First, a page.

Toward the southern end of Japan, tucked into the Tottori prefecture, a breed of black cattle has become famous worldwide for its fatty, delicious meat. Although “wagyu” directly translated just means “Japanese cow,” the intensely marbled—and quite expensive—steak in the culinary world’s popular imagination comes, in part, from the cattle grazing in this area of the country. And when Japanese black cattle were brought to the United States to crossbreed with Stateside angus stock create America Wagyu Kobe style beef, they came from the Tottori prefecture. This is the good stuff.
So in what could be seen as a special ode to this region’s delicious beef, or just an over-the-top exercise in gluttony, the Japanese food delivery company Gochikuru has created a cow-shaped bento box filled with nearly 9 lbs. of Tottori wagyu. After tax, the bento will set you back around $2,600.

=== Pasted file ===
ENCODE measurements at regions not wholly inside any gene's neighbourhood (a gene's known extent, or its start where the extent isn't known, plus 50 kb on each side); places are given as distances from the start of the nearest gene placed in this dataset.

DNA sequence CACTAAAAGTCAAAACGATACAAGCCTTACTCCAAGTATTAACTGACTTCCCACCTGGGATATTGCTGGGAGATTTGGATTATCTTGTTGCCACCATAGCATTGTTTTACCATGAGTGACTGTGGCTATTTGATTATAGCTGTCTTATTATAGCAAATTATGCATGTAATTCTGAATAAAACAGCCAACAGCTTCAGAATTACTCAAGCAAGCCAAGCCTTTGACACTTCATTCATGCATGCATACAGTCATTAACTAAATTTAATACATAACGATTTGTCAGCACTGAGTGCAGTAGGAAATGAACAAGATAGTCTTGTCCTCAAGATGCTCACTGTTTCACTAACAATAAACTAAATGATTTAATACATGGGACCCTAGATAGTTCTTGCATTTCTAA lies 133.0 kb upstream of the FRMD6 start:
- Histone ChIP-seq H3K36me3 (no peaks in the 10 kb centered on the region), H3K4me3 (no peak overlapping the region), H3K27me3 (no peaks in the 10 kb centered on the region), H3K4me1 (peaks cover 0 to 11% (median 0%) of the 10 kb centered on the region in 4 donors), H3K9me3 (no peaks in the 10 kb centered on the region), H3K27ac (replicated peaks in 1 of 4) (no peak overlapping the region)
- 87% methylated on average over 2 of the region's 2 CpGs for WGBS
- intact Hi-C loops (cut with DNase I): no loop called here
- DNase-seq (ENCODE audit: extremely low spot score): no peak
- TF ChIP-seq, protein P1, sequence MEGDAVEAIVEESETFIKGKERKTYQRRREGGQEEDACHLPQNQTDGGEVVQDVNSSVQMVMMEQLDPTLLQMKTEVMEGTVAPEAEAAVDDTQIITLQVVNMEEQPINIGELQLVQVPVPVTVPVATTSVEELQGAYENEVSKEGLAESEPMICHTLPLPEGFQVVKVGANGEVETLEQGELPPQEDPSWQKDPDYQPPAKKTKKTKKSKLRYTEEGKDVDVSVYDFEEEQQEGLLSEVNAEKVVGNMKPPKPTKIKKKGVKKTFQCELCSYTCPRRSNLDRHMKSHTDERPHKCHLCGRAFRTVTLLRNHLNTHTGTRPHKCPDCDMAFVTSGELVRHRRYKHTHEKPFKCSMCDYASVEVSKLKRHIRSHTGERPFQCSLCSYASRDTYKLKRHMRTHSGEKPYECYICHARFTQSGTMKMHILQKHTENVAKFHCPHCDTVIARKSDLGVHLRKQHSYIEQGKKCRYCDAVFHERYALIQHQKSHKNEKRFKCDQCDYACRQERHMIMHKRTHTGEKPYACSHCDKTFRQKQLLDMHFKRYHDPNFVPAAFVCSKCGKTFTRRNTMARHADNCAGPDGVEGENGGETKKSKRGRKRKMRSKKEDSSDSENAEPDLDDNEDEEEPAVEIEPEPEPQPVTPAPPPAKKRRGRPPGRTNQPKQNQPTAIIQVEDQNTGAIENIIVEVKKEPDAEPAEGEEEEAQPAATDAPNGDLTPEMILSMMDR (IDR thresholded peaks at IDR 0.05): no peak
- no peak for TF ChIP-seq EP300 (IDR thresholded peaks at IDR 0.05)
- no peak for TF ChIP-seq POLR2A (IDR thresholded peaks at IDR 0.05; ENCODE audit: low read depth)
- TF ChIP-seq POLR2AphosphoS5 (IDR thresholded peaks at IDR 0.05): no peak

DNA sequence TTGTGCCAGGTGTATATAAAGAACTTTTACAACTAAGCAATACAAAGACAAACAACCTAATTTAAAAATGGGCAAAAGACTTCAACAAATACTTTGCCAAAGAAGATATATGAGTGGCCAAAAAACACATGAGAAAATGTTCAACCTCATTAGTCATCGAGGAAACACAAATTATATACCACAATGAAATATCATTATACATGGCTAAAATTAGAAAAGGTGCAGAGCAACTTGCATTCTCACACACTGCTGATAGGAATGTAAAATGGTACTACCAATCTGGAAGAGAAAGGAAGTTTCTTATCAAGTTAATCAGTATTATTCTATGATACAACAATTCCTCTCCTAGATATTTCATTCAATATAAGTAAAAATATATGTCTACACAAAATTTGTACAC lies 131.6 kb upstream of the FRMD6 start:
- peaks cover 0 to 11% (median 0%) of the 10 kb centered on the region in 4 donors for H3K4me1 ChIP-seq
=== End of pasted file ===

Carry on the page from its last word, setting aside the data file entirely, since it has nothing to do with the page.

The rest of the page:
As if playing a delicious game of Operation, buyers can gather around the box to pluck cuts of beef from the corresponding section of the cow’s body. Prime rib, sirloin, brisket, tongue, and more are perched atop sticky rice sourced from the same prefecture and served alongside raw wasabi, lime, and yakiniku sauce, which is made from Asian pear.
The total weight of the handcrafted wood box and the food is around 33 lbs., a far cry from your normal bento box lunch of a nice salad, some rice, tempura, and a main dish. But for nearly three grand, this box shouldn’t be any old Lunchable.